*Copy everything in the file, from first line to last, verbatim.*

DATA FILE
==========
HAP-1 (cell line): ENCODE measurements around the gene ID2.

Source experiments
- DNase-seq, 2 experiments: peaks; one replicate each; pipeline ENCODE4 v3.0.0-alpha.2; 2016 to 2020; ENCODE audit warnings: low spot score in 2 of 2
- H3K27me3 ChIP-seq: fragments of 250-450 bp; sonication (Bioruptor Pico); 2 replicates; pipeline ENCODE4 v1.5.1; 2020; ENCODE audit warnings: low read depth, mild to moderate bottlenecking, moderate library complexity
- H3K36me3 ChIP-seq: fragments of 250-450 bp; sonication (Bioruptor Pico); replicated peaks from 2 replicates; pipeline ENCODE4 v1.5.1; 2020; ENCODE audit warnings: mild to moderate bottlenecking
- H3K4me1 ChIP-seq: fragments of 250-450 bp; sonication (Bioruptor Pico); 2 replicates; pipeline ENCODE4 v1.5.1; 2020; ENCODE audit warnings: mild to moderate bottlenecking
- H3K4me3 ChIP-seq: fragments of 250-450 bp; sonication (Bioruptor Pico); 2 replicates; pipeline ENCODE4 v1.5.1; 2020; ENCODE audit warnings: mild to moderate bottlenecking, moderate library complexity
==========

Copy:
HAP-1 (cell line): ENCODE measurements around the gene ID2.

Source experiments
- DNase-seq, 2 experiments: peaks; one replicate each; pipeline ENCODE4 v3.0.0-alpha.2; 2016 to 2020; ENCODE audit warnings: low spot score in 2 of 2
- H3K27me3 ChIP-seq: fragments of 250-450 bp; sonication (Bioruptor Pico); 2 replicates; pipeline ENCODE4 v1.5.1; 2020; ENCODE audit warnings: low read depth, mild to moderate bottlenecking, moderate library complexity
- H3K36me3 ChIP-seq: fragments of 250-450 bp; sonication (Bioruptor Pico); replicated peaks from 2 replicates; pipeline ENCODE4 v1.5.1; 2020; ENCODE audit warnings: mild to moderate bottlenecking
- H3K4me1 ChIP-seq: fragments of 250-450 bp; sonication (Bioruptor Pico); 2 replicates; pipeline ENCODE4 v1.5.1; 2020; ENCODE audit warnings: mild to moderate bottlenecking
- H3K4me3 ChIP-seq: fragments of 250-450 bp; sonication (Bioruptor Pico); 2 replicates; pipeline ENCODE4 v1.5.1; 2020; ENCODE audit warnings: mild to moderate bottlenecking, moderate library complexity